By Betty Devenney
The most wonderful time of the year has come around again, bringing the sights, sounds, and scents that never fail to capture me.
Last Christmas was a memorable one in so many ways. After the isolation and loneliness of the Covid pandemic lockdowns, it felt good to get out and meet people again. Hearing happy voices mingling in the air, and feeling the joy of the Christmas season, had everyone in good spirits.
The week before Christmas, I gathered sprigs of holly from a coppice nearby, and it was wonderful how the holly brought the scent of the woods into the house. When I was decorating the tree with baubles and festive ornaments, I was reminded of a Christmas from long ago.
I was seven years old back then, and that year I wished with all my heart for a scooter. It was all I asked for in my letter to Santa, and I even drew a picture so he would know what I wanted.
Two weeks before Christmas Daddy announced it was time to clean the soot from the chimney in preparation for Santa coming. He shoved sheets of old newspaper up the smokestack and set them alight. The roar of the flames was frightening. Red hot sparks showered out into the air, and everyone rushed outside to watch.
I remember it snowed that Christmas Eve, and oh the joy and delight watching it fall. It was so beautiful, and there wasn’t a sound. Even though I was only young then, I knew something wonderful was happening.
Tucked into my bed that night, I wondered if Santa had got my letter. And hoped that he wouldn’t forget to leave a surprise in the stocking at the end of the bed. On Christmas morning, I was delighted to find an orange in the stocking and red ribbons to wear in my hair.
When I ran to the living room to show Mammy and Daddy what Santa had left me, I got the greatest surprise of all. Leaning against the fireside chair was the scooter I had asked for. A beautiful wooden scooter, even the wheels were made of wood. It was perfect.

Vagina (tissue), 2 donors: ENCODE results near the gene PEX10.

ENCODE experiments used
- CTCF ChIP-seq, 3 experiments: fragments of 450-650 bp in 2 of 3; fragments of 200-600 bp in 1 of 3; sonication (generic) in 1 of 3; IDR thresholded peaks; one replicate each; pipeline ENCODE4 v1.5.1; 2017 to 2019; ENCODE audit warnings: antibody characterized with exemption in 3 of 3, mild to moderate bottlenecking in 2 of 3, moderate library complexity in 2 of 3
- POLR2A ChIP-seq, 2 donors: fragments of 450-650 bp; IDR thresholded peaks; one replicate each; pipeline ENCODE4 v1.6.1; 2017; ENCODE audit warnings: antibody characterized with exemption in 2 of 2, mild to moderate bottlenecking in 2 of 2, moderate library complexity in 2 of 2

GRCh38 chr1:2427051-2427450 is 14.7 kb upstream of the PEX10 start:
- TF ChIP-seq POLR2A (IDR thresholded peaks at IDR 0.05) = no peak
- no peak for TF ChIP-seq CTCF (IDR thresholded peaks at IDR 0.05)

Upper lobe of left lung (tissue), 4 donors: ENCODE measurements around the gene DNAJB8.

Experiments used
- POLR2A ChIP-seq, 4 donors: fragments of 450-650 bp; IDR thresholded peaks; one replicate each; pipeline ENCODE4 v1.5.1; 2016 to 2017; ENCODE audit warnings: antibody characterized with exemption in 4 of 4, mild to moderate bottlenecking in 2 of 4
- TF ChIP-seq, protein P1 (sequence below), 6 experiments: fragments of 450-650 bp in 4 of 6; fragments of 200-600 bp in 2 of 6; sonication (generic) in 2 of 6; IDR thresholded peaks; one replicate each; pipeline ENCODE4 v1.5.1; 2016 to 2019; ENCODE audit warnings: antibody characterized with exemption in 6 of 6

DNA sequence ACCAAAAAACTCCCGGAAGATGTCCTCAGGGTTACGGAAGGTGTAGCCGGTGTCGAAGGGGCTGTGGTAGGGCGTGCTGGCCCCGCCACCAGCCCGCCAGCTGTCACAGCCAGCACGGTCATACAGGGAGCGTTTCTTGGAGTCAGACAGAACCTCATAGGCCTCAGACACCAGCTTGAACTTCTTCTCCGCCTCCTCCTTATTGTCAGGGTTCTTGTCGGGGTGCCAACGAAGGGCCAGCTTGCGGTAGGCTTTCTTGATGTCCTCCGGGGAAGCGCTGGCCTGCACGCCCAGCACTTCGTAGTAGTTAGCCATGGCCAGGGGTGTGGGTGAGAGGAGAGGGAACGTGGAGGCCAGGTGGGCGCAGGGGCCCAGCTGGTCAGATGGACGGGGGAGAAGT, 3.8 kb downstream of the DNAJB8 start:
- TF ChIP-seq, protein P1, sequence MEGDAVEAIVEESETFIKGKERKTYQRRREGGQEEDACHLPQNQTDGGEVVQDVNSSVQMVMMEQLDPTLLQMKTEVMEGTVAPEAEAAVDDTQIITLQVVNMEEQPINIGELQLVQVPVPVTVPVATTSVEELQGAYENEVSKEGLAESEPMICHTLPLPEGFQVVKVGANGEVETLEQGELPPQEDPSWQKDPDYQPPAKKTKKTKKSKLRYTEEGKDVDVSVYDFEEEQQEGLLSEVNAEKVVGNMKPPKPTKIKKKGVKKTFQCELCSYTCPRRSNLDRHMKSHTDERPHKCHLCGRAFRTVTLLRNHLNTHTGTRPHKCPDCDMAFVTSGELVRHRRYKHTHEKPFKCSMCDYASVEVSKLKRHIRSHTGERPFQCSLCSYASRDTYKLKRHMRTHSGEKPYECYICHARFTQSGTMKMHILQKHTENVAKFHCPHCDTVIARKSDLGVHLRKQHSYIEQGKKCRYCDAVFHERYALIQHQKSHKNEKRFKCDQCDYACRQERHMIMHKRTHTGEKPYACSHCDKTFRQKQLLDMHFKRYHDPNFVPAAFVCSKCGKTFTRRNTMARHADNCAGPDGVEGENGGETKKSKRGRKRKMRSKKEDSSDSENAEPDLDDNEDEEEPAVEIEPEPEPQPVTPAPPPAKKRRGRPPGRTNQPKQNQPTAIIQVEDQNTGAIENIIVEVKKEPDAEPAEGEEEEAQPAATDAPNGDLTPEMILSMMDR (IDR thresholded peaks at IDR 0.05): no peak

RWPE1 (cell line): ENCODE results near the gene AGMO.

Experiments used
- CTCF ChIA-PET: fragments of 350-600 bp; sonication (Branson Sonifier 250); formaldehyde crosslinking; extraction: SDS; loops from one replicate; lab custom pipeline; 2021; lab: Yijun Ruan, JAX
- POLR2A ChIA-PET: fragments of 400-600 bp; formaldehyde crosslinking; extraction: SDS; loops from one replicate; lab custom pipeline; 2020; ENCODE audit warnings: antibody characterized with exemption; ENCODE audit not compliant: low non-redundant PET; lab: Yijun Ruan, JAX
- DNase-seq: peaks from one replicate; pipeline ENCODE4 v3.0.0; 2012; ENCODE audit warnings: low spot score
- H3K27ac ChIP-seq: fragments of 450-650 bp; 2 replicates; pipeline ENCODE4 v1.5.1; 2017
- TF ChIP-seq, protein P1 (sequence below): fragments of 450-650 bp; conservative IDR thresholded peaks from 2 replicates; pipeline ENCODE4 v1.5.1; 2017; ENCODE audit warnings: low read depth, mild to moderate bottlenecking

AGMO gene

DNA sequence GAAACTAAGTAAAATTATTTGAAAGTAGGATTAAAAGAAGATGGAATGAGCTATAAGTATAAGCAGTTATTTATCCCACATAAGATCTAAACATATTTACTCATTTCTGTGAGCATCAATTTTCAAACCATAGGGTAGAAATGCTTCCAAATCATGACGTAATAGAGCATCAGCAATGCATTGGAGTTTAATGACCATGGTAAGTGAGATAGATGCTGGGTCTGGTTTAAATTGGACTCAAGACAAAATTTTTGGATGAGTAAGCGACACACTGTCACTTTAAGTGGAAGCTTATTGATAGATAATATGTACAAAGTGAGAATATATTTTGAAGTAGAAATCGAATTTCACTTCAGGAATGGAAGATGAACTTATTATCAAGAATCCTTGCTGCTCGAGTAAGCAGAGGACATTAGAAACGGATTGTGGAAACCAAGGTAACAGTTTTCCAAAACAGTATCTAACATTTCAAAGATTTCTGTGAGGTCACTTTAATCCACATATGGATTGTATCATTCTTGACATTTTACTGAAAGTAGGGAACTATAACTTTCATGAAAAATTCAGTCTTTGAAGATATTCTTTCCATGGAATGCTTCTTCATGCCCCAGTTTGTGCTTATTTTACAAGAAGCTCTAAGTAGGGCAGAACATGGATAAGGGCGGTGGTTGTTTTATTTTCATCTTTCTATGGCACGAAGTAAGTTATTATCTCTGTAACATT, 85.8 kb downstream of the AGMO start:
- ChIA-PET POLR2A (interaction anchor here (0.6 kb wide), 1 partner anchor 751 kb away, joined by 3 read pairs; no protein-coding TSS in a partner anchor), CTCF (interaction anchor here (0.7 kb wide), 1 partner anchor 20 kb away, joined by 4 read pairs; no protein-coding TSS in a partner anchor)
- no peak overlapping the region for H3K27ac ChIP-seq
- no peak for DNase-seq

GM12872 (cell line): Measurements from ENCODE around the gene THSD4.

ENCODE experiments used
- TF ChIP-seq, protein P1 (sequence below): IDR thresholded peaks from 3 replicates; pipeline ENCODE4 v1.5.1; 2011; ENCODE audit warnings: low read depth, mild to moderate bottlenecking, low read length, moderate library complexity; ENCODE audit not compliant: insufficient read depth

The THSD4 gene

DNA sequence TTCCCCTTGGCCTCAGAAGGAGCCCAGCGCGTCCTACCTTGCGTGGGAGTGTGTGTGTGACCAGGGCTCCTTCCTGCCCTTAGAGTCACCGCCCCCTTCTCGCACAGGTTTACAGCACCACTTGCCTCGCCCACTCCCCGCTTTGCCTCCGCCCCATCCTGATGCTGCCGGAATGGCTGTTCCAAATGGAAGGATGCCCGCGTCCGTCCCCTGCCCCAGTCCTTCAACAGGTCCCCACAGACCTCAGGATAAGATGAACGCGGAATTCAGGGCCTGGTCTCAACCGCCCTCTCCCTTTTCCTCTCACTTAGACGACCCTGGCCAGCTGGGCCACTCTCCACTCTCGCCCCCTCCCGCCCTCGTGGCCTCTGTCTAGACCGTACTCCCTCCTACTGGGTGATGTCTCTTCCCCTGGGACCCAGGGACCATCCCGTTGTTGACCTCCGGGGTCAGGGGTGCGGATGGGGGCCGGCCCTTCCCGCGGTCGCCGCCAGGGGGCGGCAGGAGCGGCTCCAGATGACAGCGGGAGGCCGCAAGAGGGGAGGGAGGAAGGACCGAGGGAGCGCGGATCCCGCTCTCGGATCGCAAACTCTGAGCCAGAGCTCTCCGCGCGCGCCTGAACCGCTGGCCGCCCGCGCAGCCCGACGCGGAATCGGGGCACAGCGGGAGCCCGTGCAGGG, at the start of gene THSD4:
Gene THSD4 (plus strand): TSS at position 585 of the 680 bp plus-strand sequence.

I could hardly wait to try it out. When I raced around on it, the sensation of the wheels rolling over the uneven pavement, made my hands feel like they were being tickled. I was having so much fun, I spent Christmas day whizzing around the square outside our house. I even dared to go as far as the end of the street.
Two years later, Santa brought my sister a more modern scooter. It was amazing. The wheels had rubber tyres which meant it rolled smoothly over all the rough terrain. There was a brake close to the back wheel, and if my sister was going too fast, she nudged it with her heel to stop or slow down.
My wooden scooter was still going strong, and I loved speeding around on it having fun. By now I had sparred often with every ridge and crack in the pavement. Zooming along, I felt every bump as the wooden wheels met concrete paving slabs. Sometimes I felt like I was almost flying.
That little scooter gave me so much joy in those childhood years. And even though I never managed to overtake my sister as she sped by, it was fun trying. There were times when we took turns on each other’s scooter. But not for long, as she was not having much fun trundling along on mine!
Then, one day, disaster struck! A wheel dropped off the scooter and it was put away in the shed until Daddy had time to fix it. By then, I knew I was getting a bit too big for it, and as time passed, I forgot all about it.
A few years later, out of the blue, I thought of my little scooter. How could I have forgotten it. I needed to know where it was, if it was still in the shed.
I phoned my brother, who lives at our old family home, asking if he had the time, would he have a look in the shed for the scooter. A few days later he called to tell me there was no sign of it.
On Christmas Eve, my brother came to visit me. He told me he had discovered a box of family photographs in the shed. And he had found something he was sure I would like.
He gave me the best Christmas gift ever. A photograph of me with my wooden scooter. It was perfect! ÷